Artist Interview with Benjamin Wachenje

07 June 2023

Benjamin Wachenje has emerged as a prominent artist in the world of portraiture, breathing life into the music and film industry by capturing the spirit of various genres and artists. His journey began with a simple spray can,  seamlessly binding together the principles of paint and graphic design. His artistic vision and ability to capture the essence of music and contemporary street culture have made him a sought-after artist in the industry, seeing him work with notable brands such as BBC, MTV, Nike, Toyota, Microsoft, Virgin Atlantic and Columbia Records, among others. But when he’s not busy crafting, you may find him immersed in nature or breaking into a dance!


How often do you pick up a pencil? 

At least once a week. I still use a pencil to sketch out ideas!

A jack of all trades, you work as an artist, photographer, videographer and graphic designer. What is your preferred medium to explore and why?

I prefer to work as an artist because it's work you channel as a pose to a brief. However, a good illustration brief is second best. I love to shoot film but editing can be a long process that I don’t always enjoy. 

You began your artistic journey as a spray can artist, what was it about this instrument of design that inspired you? How does your style differ today? 

Spray paint gets the job done quickly and that was important back in the day before we had designated legal zones to paint. I guess most of all, I love the colours and lighting in figurative spray can art, it’s so three-dimensional.

Much of your work has a strong connection with music genres such as Hip Hop, what role does music play in your work? 

I listen to very eclectic music when I paint. Jazz sounds so much better with a paintbrush in your hand. Hip Hop is where I found my style. Amapiano music is where it is at for me right now, especially the soulful side of the genre. It’s usually sung in Zulu so I don’t even know what they are singing about but I know how it makes me feel, and that is ‘good'. When I am sharing videos of my work in progress I can’t help overlaying Amapiano music, it sounds like, healing and progression.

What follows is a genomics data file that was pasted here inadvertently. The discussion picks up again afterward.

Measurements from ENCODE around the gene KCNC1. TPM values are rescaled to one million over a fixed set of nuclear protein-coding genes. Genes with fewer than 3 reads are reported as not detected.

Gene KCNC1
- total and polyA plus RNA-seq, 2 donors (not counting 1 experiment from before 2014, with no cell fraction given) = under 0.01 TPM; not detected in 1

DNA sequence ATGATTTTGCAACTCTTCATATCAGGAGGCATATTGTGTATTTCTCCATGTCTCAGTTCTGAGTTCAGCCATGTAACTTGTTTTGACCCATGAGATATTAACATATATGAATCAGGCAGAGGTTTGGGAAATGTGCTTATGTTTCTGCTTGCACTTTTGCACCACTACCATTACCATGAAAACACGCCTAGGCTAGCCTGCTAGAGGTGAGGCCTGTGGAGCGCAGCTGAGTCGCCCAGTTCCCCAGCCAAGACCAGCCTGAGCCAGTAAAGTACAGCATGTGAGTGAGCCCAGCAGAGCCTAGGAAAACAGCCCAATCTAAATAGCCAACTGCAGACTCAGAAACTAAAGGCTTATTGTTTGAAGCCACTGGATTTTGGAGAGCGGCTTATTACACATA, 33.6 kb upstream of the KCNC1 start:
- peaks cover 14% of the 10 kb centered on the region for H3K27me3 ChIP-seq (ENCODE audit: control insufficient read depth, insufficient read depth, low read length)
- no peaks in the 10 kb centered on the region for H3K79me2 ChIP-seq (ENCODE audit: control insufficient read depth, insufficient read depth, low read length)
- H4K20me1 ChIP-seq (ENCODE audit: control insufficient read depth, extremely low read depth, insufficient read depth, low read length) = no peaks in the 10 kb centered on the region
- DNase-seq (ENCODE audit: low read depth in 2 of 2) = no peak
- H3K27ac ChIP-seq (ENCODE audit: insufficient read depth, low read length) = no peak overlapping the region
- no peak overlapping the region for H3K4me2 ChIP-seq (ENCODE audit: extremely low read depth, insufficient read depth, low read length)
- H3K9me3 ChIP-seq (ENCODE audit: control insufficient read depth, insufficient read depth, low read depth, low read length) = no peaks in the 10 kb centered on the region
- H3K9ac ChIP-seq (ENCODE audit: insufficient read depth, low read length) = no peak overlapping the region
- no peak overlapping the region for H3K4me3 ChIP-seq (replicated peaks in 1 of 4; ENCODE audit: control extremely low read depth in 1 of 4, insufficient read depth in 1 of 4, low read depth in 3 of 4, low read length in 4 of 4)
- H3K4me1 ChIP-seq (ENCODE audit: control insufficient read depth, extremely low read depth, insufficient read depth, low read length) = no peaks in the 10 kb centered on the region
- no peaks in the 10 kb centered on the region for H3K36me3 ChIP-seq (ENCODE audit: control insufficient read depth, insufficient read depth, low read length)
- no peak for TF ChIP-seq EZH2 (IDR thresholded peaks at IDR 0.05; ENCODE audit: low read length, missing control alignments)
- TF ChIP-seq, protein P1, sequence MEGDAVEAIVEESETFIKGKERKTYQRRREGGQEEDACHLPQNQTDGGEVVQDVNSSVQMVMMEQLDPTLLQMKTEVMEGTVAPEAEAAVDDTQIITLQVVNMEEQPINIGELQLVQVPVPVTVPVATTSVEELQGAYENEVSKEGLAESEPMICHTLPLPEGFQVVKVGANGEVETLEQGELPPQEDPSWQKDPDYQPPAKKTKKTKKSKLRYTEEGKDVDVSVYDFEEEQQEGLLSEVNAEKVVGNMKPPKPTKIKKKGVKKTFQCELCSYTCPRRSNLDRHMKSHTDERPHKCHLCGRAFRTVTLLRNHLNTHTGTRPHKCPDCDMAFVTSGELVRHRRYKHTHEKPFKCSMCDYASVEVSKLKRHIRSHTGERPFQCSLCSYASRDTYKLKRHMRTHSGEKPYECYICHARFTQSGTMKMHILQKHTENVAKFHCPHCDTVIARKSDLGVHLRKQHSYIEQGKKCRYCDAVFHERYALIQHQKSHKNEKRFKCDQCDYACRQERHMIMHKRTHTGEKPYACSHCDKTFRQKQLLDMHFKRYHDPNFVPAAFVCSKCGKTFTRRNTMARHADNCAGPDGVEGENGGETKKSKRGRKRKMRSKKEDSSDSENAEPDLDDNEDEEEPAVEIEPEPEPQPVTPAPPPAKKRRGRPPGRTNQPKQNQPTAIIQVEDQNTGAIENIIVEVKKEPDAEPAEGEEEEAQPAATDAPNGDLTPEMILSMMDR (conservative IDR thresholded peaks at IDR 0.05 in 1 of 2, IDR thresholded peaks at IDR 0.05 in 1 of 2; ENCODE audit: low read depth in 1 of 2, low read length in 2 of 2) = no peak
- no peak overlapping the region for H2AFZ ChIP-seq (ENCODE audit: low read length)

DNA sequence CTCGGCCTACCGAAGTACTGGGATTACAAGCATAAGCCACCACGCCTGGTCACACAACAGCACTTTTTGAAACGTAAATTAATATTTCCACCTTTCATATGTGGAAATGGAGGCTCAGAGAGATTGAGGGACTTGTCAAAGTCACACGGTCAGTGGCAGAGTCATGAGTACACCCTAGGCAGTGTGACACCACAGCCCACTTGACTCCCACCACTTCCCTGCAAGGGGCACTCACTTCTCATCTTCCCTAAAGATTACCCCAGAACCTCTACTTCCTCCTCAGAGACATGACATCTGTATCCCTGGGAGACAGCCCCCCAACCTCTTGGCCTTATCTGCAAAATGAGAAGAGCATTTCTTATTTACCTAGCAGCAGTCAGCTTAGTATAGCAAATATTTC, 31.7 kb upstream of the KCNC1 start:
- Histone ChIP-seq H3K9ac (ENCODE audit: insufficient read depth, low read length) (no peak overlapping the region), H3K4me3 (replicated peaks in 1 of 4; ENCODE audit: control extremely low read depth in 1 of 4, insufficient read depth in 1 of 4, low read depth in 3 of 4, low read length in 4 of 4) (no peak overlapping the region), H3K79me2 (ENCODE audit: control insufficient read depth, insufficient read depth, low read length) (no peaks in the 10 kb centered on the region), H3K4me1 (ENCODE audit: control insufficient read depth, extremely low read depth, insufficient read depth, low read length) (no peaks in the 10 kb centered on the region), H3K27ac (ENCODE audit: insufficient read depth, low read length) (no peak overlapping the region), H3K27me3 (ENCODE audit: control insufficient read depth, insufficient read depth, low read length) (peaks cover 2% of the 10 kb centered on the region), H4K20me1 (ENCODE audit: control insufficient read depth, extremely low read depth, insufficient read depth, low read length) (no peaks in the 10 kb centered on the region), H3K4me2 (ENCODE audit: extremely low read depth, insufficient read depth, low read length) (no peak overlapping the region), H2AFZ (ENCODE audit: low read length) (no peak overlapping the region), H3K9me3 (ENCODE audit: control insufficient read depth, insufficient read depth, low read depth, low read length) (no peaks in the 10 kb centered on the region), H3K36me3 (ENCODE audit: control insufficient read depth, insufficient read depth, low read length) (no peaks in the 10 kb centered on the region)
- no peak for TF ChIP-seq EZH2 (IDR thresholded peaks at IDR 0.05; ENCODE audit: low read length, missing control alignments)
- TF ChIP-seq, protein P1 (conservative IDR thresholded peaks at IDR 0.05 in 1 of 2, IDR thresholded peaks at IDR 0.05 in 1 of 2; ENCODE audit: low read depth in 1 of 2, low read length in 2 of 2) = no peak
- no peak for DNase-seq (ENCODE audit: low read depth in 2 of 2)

You were just commissioned to create a painting for The Sadler's Wells East Garden at the Chelsea Flower Show, talk us through your creative process and how the commission came to be! 

I have been working with the Sadler’s Wells Breakin Convention team since its inception 20 years ago. Planting design consultant Alexa Ryan Mills was commissioned by Sadler’s Wells to create a Breakin convention-themed garden for the RHS Chelsea Flower Show and when she asked Associated Director Jonzi D who to collaborate with, he put me forward. I used repurposed materials that I found at a nearby dump and set to work creating a mixed media piece using wood and acrylic paint. It was the largest acrylic painting I have produced to date, so I needed a big space to create it. I worked at the community space that I helped to build in 2019, the Brixton Street Gym.

How has your cultural background influenced you and your work?

I think my work is a reflection of my dual African and European heritage. I love Renaissance art and the Impressionist movement as much as I love West African sculpture and mask-making. But ultimately I would like to create work that speaks to all and gives positive energy that transcends what I consider superficial delineations.

We love your portrait illustrations, what's your secret to making them so compelling? 

My preferred style of illustration is based on lino cutting and wood cutting. The mark-making and direction of tonal lines are shaped to map facial contours and vibrantly coloured for maximum impact. Every single line is drawn in Photoshop using the lasso tool. I keep a layer for every colour and sit the line-work on top just as you would do with conventional print-making practices. It’s very painstaking work but there is a satisfaction in sticking to the task when it all shapes up in the end. 

What are you doing when you are not sitting in the chair, pen to hand or hand to a computer mouse?

When I’m not working I like to be in the local park enjoying nature, I love wild camping and hiking too. I still work out regularly at Brixton Street Gym. I Dj Amapiano just for fun and even though my steps need work, I love to dance. When I am not working on a commission I do enjoy creating art from the heart too. Painting, sculpting or illustration, whatever moves me from the inside. 

Spot Benjamin below (right) holding an aloe vera plant, against a beautiful backdrop of the Goma Congo where he was doing charity work at an orphanage. 

Feeling inspired? See more of Benjamin's brilliant illustrative work over in his portfolio now

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